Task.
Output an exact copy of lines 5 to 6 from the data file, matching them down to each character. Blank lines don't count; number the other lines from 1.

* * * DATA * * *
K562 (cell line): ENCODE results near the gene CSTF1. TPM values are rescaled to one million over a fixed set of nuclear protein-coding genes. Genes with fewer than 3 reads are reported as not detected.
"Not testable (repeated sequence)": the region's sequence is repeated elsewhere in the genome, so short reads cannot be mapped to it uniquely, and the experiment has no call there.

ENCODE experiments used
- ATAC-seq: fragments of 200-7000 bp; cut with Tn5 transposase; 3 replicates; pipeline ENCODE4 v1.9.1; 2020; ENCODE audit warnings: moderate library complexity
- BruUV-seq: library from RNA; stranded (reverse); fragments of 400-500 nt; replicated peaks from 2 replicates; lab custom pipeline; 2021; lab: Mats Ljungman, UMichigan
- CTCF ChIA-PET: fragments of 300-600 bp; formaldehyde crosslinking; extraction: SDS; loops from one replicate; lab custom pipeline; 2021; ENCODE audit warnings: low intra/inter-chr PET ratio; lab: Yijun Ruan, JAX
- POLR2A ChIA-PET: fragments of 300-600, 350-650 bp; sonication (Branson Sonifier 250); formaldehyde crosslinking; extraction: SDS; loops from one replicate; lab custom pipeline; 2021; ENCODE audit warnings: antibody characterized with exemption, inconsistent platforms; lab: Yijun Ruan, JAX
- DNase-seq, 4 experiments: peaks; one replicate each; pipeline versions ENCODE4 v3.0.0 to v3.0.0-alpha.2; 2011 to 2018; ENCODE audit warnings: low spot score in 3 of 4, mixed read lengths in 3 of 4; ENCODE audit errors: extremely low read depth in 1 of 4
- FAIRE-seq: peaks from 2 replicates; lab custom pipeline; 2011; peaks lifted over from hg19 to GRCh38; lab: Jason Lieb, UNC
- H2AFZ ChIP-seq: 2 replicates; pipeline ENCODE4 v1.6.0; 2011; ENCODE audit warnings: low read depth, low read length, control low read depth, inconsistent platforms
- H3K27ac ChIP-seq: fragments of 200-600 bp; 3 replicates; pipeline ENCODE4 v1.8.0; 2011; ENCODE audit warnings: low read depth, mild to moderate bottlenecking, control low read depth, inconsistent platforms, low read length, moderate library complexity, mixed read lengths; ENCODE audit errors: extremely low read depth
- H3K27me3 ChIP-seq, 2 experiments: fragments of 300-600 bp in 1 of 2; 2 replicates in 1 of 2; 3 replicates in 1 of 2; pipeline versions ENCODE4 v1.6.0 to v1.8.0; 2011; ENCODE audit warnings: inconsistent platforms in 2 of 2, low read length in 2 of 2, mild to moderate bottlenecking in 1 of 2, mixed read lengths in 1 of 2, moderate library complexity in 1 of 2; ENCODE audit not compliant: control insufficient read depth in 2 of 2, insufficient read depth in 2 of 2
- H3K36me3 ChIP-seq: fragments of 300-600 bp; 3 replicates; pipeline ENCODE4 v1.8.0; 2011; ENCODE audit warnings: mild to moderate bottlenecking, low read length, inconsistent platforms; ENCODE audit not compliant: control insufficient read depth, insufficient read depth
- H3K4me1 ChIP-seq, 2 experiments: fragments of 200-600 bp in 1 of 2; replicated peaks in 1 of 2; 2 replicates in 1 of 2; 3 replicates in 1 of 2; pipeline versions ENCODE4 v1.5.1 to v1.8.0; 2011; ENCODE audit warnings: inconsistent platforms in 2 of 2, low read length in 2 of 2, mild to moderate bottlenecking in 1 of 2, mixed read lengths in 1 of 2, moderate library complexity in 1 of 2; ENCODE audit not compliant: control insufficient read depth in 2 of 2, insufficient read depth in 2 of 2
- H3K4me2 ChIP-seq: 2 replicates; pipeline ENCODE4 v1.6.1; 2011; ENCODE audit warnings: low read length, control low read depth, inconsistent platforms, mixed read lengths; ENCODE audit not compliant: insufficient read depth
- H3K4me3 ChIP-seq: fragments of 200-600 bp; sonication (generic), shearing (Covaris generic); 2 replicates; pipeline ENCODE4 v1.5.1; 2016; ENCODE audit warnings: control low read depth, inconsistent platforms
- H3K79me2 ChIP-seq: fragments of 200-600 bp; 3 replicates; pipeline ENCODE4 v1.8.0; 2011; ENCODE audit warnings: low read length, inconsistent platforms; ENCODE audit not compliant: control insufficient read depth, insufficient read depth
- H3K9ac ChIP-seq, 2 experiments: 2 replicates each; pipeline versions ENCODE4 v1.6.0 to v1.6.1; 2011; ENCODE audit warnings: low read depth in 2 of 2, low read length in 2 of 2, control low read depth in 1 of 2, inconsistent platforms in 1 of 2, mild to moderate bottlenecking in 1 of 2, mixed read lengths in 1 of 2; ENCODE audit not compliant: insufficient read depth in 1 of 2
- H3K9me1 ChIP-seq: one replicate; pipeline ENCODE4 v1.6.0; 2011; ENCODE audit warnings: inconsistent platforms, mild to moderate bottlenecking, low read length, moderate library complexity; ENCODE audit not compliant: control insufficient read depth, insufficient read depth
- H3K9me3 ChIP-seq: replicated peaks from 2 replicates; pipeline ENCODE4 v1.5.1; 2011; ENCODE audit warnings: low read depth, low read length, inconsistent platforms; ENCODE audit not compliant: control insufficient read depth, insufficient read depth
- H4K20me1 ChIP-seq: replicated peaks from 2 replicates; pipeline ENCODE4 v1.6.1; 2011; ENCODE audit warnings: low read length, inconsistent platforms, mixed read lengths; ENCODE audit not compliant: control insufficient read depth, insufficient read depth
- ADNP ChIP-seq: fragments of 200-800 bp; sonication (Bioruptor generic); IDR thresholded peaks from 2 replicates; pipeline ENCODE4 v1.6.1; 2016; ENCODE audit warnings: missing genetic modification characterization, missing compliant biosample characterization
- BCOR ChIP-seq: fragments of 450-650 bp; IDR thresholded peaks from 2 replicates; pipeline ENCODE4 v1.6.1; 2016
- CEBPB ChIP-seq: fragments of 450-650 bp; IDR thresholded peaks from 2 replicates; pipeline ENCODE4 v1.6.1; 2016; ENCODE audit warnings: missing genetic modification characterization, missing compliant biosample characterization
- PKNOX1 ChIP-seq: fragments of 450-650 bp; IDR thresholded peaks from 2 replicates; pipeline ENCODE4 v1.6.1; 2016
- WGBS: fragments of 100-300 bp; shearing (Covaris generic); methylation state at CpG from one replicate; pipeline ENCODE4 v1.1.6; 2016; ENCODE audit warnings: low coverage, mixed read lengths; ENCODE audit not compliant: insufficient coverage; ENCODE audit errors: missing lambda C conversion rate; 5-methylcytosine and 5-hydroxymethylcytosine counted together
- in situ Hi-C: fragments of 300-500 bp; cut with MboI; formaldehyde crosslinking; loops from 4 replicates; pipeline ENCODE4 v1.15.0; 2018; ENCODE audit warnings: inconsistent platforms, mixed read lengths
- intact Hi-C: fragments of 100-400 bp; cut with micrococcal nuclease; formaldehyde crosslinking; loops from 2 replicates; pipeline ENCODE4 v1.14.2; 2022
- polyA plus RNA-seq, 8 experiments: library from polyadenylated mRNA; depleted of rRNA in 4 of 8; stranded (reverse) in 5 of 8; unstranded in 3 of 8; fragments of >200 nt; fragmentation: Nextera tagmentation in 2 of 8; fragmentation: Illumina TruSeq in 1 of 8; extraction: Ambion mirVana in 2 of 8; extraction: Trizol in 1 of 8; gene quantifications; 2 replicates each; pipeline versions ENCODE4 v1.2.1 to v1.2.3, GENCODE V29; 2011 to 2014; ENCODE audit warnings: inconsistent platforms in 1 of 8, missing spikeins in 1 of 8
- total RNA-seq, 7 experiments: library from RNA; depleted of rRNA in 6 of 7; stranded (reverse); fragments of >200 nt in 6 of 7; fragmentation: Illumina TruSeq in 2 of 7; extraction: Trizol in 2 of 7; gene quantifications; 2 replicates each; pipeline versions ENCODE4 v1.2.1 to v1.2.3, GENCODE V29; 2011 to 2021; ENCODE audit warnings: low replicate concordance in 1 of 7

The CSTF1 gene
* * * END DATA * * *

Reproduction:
- BruUV-seq: library from RNA; stranded (reverse); fragments of 400-500 nt; replicated peaks from 2 replicates; lab custom pipeline; 2021; lab: Mats Ljungman, UMichigan
- CTCF ChIA-PET: fragments of 300-600 bp; formaldehyde crosslinking; extraction: SDS; loops from one replicate; lab custom pipeline; 2021; ENCODE audit warnings: low intra/inter-chr PET ratio; lab: Yijun Ruan, JAX